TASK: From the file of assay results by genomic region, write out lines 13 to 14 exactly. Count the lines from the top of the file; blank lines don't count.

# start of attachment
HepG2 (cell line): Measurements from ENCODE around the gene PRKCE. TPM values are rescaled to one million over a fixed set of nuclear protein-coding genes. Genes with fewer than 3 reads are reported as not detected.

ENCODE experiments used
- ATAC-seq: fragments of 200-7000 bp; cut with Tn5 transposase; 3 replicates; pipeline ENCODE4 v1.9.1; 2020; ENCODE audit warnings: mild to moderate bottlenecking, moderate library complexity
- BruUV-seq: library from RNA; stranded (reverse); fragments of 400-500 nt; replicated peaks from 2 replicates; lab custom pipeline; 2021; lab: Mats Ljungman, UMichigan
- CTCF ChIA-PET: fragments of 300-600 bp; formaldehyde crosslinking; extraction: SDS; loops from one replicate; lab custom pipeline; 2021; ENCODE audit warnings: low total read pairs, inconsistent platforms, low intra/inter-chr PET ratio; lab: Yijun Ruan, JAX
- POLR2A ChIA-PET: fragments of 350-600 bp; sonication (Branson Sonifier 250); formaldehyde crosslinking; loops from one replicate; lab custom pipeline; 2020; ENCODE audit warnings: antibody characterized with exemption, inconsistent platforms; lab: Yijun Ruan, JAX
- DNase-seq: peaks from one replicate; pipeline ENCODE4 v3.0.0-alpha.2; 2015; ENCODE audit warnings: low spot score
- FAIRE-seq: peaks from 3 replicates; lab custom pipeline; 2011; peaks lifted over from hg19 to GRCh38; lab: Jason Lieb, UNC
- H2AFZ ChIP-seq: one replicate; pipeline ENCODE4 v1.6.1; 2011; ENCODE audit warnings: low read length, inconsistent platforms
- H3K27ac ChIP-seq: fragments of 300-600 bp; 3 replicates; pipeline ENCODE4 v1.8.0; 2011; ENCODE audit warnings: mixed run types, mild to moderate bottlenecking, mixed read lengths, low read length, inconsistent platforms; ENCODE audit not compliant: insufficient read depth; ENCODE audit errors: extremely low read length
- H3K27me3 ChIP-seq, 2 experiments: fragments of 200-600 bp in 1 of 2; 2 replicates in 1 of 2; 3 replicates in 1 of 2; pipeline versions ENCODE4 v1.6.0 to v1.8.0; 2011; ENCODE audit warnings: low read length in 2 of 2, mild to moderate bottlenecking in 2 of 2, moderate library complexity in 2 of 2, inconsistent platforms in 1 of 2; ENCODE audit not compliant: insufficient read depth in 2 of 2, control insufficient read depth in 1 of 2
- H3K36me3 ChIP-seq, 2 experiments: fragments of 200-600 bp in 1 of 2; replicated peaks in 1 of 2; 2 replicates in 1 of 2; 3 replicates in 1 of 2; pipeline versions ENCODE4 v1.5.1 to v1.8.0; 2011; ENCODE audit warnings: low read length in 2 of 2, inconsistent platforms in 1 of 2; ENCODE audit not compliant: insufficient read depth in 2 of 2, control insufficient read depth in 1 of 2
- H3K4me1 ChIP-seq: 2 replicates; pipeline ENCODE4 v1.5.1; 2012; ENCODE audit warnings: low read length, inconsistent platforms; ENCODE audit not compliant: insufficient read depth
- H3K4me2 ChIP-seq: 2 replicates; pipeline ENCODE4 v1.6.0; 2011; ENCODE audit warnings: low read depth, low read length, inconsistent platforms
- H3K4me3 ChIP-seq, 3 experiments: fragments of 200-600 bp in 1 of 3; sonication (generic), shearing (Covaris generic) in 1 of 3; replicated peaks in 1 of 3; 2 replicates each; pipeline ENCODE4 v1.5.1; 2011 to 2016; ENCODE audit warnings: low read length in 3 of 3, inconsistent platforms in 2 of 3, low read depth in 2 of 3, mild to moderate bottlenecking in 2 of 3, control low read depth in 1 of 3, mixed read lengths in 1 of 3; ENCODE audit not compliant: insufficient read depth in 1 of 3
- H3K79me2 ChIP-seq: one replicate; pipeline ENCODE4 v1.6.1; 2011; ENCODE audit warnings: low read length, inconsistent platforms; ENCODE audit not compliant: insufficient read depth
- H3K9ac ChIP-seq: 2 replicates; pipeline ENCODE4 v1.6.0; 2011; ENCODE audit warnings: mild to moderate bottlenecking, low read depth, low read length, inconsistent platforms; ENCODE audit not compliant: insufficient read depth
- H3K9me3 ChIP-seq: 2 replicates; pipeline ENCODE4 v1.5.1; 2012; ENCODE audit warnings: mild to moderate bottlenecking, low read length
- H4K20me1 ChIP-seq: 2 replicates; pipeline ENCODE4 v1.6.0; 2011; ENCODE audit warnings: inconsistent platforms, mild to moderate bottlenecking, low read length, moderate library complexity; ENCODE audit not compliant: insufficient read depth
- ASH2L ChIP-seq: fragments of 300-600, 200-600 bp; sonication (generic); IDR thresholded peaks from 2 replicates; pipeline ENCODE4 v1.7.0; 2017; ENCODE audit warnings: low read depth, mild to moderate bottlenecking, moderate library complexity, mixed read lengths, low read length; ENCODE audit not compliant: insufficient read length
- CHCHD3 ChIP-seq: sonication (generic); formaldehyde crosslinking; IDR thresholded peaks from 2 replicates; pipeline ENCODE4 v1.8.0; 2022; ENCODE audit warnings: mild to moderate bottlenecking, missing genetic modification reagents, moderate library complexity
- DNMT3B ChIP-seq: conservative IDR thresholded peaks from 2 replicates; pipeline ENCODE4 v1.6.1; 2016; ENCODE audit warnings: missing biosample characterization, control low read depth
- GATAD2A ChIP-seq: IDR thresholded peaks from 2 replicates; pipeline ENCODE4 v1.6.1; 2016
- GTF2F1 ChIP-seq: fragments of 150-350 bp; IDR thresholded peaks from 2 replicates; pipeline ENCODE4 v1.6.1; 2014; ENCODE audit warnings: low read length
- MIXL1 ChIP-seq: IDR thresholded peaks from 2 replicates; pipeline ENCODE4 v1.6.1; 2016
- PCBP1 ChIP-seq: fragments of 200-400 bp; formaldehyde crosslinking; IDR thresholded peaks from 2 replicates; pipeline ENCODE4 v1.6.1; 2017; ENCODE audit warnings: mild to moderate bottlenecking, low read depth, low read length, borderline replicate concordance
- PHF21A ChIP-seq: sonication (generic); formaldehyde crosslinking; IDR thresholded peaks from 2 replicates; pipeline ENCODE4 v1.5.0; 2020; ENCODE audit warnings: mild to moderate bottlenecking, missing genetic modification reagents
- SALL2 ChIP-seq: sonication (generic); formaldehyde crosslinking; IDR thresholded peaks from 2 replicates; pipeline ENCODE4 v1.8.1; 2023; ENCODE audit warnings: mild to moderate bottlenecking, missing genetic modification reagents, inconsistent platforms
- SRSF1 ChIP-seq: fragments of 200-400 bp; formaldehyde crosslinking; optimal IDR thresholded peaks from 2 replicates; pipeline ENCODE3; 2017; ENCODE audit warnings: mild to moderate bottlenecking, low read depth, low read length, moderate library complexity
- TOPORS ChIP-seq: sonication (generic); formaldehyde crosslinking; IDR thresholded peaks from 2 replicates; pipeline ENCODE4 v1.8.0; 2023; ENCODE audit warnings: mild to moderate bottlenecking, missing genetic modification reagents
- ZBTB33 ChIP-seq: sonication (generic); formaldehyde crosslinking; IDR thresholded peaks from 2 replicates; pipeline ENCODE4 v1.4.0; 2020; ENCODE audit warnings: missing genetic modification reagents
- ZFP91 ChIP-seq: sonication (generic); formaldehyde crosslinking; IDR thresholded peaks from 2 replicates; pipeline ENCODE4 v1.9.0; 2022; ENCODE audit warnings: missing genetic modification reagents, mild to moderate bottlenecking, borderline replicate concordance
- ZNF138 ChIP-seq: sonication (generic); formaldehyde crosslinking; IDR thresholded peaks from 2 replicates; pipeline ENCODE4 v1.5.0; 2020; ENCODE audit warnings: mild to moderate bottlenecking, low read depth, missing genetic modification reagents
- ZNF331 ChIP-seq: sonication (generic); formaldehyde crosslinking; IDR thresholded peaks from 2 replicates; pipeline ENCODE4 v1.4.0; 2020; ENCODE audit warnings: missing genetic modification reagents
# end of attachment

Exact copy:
- H3K4me1 ChIP-seq: 2 replicates; pipeline ENCODE4 v1.5.1; 2012; ENCODE audit warnings: low read length, inconsistent platforms; ENCODE audit not compliant: insufficient read depth
- H3K4me2 ChIP-seq: 2 replicates; pipeline ENCODE4 v1.6.0; 2011; ENCODE audit warnings: low read depth, low read length, inconsistent platforms